We continue to hear from customers and analysts that there is an innovation productivity gap in new product development, which is particularly acute within those industries that rely on science to innovate and bring new products to market. The technologies that have been in place in these industries range from homegrown systems to closed, vendor-specific solutions that only target a specific scientific process within R&D. These existing software technologies create disconnected data sources and lead to manual, disconnected processes that stem from the lack of a core infrastructure that drives efficiencies in other areas of those businesses – downstream manufacturing with ERP and PLM for example. The pressure to solve this problem has increased due to a number of important trends that we have seen within our customer base and analysts have validated: the externalization of research and development; increased government regulation; the move to “first to file” patent laws; and continued downward pressure on margins as companies move to bring products to new markets that require a different cost structure. Externalization in particular is top of mind for executives in pharma and biotech, with companies increasingly collaborating with (or outsourcing to) contract research organizations, academic institutions, etc. Finding an infrastructure and systems that can support this model within R&D and eases the process in transferring that knowledge and innovation through to manufacturing is a key strategic imperative for them. These customers are focused on trying to bridge the gap between the innovation and commercialization cycles of their business, coming to us for help and going to the analysts for answers. Without a solution that addresses this gap, they will continue to waste money and resources, losing their competitive advantage.

    If you look at other functions within enterprises, they have benefitted from software solutions from Oracle, SAP and Salesforce that make processes more efficient and have moved throughout a company’s value chain. These include CRM, PLM and supply chain management. However, scientific R&D hasn’t seen the same benefits because the data that is created isn’t “clean cut” information that can be entered into a database for easy tracking, manipulation and analysis. The complex R&D data sits in disconnected databases and important information and knowledge is either inaccessible or simply not available for further research – and it certainly can’t be leveraged in downstream processes like manufacturing that would benefit from the context and insight gained in R&D. For example, in the course of manufacturing a new biofuel, a company realizes one of the compounds is reacting poorly (or is not environmentally friendly) and it needs to be replaced. Without a software platform that can track the R&D process that went into creating the biofuel, scientists would have to go back to the drawing board or recreate the original R&D process to find a suitable substitute – a waste of time and money that causes a significant delay in bringing a new product to market. These companies invest significant portions of their budget in R&D, it is what differentiates them from their competitors, and that investment made is often a “1 and done”.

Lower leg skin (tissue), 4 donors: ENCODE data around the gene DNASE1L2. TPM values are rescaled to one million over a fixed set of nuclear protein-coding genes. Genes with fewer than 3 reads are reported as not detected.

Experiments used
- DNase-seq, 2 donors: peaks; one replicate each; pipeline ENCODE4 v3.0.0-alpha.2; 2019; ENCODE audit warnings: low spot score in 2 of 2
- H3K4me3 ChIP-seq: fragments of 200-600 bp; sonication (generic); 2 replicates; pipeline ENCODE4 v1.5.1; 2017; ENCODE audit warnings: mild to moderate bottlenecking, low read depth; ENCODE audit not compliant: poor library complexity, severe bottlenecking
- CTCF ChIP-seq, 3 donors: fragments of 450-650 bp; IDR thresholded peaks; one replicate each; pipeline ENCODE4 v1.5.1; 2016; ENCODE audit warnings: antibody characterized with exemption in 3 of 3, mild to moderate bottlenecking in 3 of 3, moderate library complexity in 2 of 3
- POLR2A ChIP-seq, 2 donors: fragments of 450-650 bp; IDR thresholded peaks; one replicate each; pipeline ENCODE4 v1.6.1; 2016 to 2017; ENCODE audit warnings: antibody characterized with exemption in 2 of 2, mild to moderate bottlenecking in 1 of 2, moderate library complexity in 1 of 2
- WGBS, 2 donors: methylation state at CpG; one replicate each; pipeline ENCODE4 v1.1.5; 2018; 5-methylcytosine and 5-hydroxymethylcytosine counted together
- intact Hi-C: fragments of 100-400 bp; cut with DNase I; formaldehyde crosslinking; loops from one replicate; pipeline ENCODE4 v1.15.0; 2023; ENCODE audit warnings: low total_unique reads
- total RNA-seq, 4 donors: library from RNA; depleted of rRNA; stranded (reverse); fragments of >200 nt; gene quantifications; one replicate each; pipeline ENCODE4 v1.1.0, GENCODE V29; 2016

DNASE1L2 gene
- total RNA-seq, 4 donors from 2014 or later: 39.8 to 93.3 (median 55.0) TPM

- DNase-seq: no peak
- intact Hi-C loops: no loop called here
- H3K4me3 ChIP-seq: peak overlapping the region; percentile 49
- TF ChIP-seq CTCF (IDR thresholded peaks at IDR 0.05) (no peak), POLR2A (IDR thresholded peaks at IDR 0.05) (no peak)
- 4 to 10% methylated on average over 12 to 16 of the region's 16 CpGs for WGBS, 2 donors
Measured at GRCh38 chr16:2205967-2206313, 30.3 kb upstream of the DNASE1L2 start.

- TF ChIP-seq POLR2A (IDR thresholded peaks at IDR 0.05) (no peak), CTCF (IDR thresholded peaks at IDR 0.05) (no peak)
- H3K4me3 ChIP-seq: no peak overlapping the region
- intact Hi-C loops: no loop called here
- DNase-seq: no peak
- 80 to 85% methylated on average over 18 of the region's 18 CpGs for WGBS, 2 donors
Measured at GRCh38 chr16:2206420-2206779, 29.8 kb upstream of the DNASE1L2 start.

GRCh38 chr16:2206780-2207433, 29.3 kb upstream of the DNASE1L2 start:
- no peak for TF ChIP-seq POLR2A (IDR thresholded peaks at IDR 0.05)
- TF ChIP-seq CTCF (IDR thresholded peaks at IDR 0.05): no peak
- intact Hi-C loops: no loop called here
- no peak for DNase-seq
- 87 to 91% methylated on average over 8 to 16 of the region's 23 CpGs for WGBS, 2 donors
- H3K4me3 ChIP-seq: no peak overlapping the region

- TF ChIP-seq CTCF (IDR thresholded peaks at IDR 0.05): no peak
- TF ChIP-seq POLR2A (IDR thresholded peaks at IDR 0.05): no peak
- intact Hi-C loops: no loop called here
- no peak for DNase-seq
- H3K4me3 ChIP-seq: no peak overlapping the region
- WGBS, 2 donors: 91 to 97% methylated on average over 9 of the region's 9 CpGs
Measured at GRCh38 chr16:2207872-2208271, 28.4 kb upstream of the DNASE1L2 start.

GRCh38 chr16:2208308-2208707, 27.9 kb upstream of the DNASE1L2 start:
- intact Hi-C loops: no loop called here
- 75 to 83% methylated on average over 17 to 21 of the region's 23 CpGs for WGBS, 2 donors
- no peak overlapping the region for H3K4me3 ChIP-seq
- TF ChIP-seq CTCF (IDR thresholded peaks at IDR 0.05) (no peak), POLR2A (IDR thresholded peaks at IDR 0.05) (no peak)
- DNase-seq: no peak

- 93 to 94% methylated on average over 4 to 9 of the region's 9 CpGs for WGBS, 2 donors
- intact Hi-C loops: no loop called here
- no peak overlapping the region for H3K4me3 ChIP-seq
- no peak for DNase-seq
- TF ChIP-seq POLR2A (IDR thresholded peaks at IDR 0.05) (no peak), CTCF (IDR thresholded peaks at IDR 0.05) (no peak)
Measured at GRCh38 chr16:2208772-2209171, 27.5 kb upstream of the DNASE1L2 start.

Our announcement is focused on 1) calling out this innovation productivity gap, raising awareness and encouraging the scientific and vendor community to close the gap and 2) announcing the first scientifically-aware software platform that can help start to bridge the gap and enable Accelrys, customer and vendor tools to be able to share information from early research and development to early manufacturing.

    So in regards to your question – is this the same as what we discussed last year? Yes and no.

    Yes, it is a manifestation of Accelrys’ strategy. Yes, this is a new way to look at and implement the process for scientific discovery.


    Max Carnecchia